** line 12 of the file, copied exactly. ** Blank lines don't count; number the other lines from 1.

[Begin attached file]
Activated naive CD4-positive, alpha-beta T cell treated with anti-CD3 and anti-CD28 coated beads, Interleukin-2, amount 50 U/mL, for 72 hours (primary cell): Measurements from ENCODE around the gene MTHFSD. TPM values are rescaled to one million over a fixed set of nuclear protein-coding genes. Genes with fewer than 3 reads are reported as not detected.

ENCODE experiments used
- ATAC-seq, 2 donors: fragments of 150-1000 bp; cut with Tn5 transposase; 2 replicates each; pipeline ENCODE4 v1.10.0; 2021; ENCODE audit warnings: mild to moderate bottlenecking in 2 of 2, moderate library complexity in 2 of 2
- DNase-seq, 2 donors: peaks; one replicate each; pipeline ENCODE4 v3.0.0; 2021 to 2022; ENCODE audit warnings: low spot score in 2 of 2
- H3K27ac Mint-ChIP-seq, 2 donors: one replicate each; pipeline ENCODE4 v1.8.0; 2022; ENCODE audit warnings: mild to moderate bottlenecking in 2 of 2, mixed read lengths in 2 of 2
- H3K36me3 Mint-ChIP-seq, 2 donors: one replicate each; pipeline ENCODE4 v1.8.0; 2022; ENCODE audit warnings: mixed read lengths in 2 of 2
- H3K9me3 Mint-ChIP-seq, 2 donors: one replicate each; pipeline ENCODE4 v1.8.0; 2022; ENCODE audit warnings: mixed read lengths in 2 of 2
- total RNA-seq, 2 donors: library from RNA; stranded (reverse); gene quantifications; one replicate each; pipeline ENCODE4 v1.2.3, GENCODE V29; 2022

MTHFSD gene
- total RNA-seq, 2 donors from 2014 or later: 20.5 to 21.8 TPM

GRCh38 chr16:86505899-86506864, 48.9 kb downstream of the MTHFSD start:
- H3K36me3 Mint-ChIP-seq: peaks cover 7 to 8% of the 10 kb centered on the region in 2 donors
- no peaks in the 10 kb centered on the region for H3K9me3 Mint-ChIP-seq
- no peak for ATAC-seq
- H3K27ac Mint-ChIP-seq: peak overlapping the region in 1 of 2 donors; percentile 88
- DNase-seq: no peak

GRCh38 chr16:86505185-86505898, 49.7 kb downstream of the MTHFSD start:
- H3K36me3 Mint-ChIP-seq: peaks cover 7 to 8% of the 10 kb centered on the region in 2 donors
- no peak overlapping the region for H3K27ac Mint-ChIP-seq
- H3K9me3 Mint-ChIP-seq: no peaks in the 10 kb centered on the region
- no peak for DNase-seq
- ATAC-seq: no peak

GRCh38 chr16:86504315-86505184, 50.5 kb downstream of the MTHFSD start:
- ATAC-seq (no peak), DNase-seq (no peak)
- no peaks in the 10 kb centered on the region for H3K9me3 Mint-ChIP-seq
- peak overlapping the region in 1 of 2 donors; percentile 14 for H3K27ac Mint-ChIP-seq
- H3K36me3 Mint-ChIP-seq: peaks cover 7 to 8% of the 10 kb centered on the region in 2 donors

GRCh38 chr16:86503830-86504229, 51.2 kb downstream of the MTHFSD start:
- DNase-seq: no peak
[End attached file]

- H3K36me3 Mint-ChIP-seq: peaks cover 7 to 8% of the 10 kb centered on the region in 2 donors